GET http://marketplaceedgeservice.windowsphone.com/v8/catalog/apps/b658425e-ba4c-4478-9af3-791fd0f1abfe?os=8.0.10521.0&cc=US&lang=en-US&hw=520208901&dm=RM-940_nam_att_200&oemId=NOKIA&moId=att-us&cf=99-1
Accept: */*
Accept-Encoding: gzip
User-Agent: ZDM/4.0; Windows Mobile 8.0
X-WP-Client-Config-Version: 107
X-WP-MO-Config-Version: 1224
X-WP-Device-ID: ****
X-WP-ImpressionId: ****:API.BDIGeneric
X-WP-ImpressionK: 5

You don’t need to send all headers or parameters in requests. The response to this call has complete details for your application in the target country/language in xml format. From here on, you can use LINQ to XML to get the data you need to know what version is available in store. Here is slightly modified version of the code I use in the converge app. Feel free to reuse.

//This code has dependency on Microsoft.Net.Http NuGet package.
public async Task CheckUpdate()
{
    const string storeAppDetailsUri = "http://marketplaceedgeservice.windowsphone.com/v8/catalog/apps/b658425e-ba4c-4478-9af3-791fd0f1abfe?os={0}&cc={1}&lang={2}";

    var updatedAvailable = false;

    try
    {
        var osVersion = Environment.OSVersion.Version.ToString(4);
        var lang = CultureInfo.CurrentCulture.Name;
        var countryCode = lang.Length == 5 ? lang.Substring(3) : "US";

        using (var message = new HttpRequestMessage(HttpMethod.Get, string.Format(storeAppDetailsUri, osVersion, countryCode, lang)))
        {
            message.Headers.Add("User-Agent", "Windows Mobile 8.0");

            using (var client = new HttpClient())
            {
                var response = await client.SendAsync(message);
                if (response.StatusCode != HttpStatusCode.OK) return;

                using (var stream = await response.Content.ReadAsStreamAsync())
                {
                    XNamespace atom = "http://www.w3.org/2005/Atom";
                    XNamespace apps = "http://schemas.zune.net/catalog/apps/2008/02";

                    var doc = XDocument.Load(stream);
                    if (doc.Document == null) return;

                    var entry = doc.Document.Descendants(atom + "feed")
                        .Descendants(atom + "entry")
                        .FirstOrDefault();

                    if (entry == null) return;

                    var versionElement = entry.Elements(apps + "version").FirstOrDefault();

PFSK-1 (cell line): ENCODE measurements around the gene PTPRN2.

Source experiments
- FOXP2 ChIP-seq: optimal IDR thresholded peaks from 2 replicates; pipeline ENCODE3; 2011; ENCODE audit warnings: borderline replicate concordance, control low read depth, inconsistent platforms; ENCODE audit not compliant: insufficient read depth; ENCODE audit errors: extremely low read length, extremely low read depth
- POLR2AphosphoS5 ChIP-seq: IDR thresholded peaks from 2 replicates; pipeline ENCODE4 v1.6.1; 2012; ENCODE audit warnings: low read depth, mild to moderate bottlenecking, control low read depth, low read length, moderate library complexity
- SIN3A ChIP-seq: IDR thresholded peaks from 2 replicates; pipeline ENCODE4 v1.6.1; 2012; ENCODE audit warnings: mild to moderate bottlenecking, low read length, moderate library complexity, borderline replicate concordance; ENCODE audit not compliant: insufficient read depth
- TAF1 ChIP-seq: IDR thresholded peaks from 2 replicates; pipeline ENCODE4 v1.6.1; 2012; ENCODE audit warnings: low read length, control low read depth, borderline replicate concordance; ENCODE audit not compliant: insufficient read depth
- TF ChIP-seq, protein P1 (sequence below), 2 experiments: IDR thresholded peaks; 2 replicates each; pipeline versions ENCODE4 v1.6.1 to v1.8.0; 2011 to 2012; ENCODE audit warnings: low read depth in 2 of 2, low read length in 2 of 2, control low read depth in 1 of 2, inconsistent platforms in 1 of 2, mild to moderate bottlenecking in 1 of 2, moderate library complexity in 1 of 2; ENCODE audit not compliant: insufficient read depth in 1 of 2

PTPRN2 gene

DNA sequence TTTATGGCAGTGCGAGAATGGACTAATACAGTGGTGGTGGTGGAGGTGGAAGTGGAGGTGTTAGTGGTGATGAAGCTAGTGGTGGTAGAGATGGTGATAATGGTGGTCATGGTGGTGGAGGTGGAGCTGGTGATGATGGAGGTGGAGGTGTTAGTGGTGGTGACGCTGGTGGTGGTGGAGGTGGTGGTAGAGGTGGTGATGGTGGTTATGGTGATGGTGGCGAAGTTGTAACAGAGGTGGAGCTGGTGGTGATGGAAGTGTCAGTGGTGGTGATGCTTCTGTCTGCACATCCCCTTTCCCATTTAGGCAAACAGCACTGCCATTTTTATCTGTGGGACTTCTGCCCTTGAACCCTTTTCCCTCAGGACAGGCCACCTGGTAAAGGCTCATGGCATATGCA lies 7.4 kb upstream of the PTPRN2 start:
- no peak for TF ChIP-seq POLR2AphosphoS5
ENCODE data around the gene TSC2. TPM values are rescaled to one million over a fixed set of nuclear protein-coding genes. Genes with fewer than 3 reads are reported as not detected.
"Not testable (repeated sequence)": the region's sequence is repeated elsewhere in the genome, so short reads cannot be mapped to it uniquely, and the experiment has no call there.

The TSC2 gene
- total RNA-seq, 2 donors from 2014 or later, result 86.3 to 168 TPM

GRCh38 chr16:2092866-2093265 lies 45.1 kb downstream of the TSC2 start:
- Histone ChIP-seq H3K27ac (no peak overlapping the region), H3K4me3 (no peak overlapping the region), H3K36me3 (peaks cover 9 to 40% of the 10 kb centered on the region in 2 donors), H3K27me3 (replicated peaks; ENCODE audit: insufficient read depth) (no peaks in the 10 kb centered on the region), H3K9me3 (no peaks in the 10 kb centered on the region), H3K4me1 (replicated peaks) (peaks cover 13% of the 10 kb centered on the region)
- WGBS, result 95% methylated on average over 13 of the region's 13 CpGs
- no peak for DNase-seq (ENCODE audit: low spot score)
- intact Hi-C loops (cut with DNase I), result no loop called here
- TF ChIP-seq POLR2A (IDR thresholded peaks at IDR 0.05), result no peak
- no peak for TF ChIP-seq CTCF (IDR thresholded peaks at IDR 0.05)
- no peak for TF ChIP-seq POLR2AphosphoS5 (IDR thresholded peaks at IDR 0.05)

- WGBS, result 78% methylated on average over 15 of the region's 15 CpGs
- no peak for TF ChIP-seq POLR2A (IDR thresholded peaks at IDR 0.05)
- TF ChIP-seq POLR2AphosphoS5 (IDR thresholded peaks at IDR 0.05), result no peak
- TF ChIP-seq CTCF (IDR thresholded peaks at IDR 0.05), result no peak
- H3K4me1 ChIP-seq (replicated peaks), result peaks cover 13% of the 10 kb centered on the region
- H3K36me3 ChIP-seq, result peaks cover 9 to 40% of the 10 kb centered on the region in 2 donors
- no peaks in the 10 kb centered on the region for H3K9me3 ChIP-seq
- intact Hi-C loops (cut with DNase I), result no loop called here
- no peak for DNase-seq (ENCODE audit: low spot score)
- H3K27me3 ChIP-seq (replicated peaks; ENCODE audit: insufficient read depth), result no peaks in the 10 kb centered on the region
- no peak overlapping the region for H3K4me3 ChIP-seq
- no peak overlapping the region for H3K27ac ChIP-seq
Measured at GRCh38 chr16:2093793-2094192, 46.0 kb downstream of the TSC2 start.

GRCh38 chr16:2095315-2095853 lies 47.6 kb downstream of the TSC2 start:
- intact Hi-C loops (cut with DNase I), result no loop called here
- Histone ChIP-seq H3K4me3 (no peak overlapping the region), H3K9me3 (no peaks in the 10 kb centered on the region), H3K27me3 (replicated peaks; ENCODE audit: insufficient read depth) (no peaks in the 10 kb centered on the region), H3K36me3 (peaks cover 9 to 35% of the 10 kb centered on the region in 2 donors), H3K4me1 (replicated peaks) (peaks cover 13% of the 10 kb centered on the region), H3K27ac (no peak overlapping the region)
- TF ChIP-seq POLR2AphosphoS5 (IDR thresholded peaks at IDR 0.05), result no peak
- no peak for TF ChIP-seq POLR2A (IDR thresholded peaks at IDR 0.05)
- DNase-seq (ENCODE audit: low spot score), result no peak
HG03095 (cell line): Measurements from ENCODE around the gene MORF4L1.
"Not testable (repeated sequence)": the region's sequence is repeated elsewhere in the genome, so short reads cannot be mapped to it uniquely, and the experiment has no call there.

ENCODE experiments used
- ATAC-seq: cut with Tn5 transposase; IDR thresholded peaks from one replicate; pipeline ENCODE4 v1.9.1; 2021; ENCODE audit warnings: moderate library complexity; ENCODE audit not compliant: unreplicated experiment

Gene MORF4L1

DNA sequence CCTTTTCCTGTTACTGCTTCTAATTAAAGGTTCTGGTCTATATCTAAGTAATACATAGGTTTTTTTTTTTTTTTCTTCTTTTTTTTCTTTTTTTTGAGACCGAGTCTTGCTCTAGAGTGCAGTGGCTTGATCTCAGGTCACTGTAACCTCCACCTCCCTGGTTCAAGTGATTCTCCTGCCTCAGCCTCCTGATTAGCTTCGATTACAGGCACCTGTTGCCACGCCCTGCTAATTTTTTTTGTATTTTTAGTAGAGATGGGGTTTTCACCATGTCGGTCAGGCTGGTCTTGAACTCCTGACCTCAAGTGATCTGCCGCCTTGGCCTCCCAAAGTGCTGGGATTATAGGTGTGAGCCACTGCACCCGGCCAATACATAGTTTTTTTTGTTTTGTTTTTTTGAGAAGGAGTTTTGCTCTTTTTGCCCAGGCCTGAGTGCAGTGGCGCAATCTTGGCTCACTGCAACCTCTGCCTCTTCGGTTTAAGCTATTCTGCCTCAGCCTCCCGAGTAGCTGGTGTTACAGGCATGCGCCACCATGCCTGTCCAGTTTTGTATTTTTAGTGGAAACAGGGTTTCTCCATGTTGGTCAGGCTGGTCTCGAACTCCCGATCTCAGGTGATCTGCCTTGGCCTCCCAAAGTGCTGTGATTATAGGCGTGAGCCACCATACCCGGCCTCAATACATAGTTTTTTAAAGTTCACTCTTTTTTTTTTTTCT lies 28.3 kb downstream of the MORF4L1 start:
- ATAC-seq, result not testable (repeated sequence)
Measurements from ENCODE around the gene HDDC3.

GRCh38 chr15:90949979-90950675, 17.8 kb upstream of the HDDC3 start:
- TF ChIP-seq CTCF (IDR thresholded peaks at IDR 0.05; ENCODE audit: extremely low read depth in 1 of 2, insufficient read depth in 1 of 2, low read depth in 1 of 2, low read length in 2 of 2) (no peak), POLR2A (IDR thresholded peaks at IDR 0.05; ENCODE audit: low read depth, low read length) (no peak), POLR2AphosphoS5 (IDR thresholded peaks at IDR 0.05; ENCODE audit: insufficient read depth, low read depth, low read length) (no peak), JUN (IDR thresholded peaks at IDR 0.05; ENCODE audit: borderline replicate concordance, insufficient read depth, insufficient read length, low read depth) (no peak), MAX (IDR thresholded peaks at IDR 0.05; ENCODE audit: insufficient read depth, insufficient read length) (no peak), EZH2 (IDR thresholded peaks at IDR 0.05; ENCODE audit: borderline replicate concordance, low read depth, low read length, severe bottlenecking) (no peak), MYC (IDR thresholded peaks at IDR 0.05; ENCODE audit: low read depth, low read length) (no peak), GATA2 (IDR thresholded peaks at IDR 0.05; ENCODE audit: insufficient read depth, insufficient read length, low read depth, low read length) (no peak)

if (versionElement == null) return;

                    Version storeVersion;

                    if (Version.TryParse(versionElement.Value, out storeVersion))
                    {
                        var currentVersion = new AssemblyName(Assembly.GetExecutingAssembly().FullName).Version;

                        updatedAvailable = storeVersion > currentVersion;
                    }
                }
            }
        }
    }
    catch (Exception ex)
    {
        // HANDLE ERROR HERE. THERE IS NO POINT IN SHOWING USER A MESSAGE. GOOD PLACE TO SEND SILENT ERROR REPORT OR JUST SWALLOW THE EXCEPTION.
        Debug.WriteLine(ex);
    }

    if (updatedAvailable)
    {
        // APP UPDATE IS AVAILABLE. SHOW FIREWORKS IN APP OR JUST OPEN STORE APP TO UPDATE THE APP AFTER USER'S CONSENT.
    }
}

This is definitely not a documented and supported API  but considering there are millions of devices using this API, I doubt this will break in foreseeable future. I just don’t understand why Windows Phone team doesn’t make this API public and have folks build stuff on top of it. They have struggled to produce a good store experience since Windows Phone launched anyways. For Windows 8, the APIs are as useless as the store app is so don’t bother trying to do something similar there.

A side note: regardless of how good you think the updates are, don’t update the app too frequently (multiple times in a week)  if you have this notification implemented in the app. This becomes annoying and users start reporting it in reviews. This happened when I had to release multiple updates in a week to resolve content infringement complaints submitted by The Verge.

Hope this help.

The Verge app for Windows Phone

If you are part of the technology world, there is a good chance you read The Verge for getting your fix of news, reviews and their fantastic long reads not only related to technology but also science, art and culture. If want to do that on a Windows Phone though, there are no good options. Until now.

The Verge

Over the last few weekends, I have built a new app for Windows Phone for consuming everything The Verge has to offer. Here are the features it currently supports.

  • Super smooth experience for browsing and reading all the latest news, reviews, features, and exclusives.
  • Read comments posted by The Verge readers.
  • Watch “On The Verge,” “The Vergecast,” “Small Empires,” and more without ever leaving the app.
  • Share news and stories with your friends via Facebook, Twitter, and email.

More features like forums and live tiles are not implemented in the app just yet but I plan to add these over the coming weeks. Feel free to suggest or vote on feature requests on the feedback site. Here is some feedback from the community so far.

Great. The best by far. Great design. Better and more good looking than the android app.

As much as most of The Verge crew don’t like WP, this is a great app to prove how good it can be.

I suddenly feel like we don’t need an official app anymore. Awesome.

Obviously, the app is neither sponsored nor endorsed by The Verge or Vox Media.

Khan Academy on Windows 8: Now Open Source

Khan Academy app launched with Windows 8 last October. A few of us worked together to get the first version developed just in time for Windows 8 launch. Since then, there have been a few minor updates and a big overhaul which was published in store last month. This week is another great milestone: the app is now open source and ready for anyone to contribute.

KhanAcademyInStore

How We Got Here

I developed the initial version with a lot of help from folks over at Khan Academy and an internal Microsoft team. It was really a port of Learning Circle phone app to Windows 8 so naturally, this was developed using C# and XAML.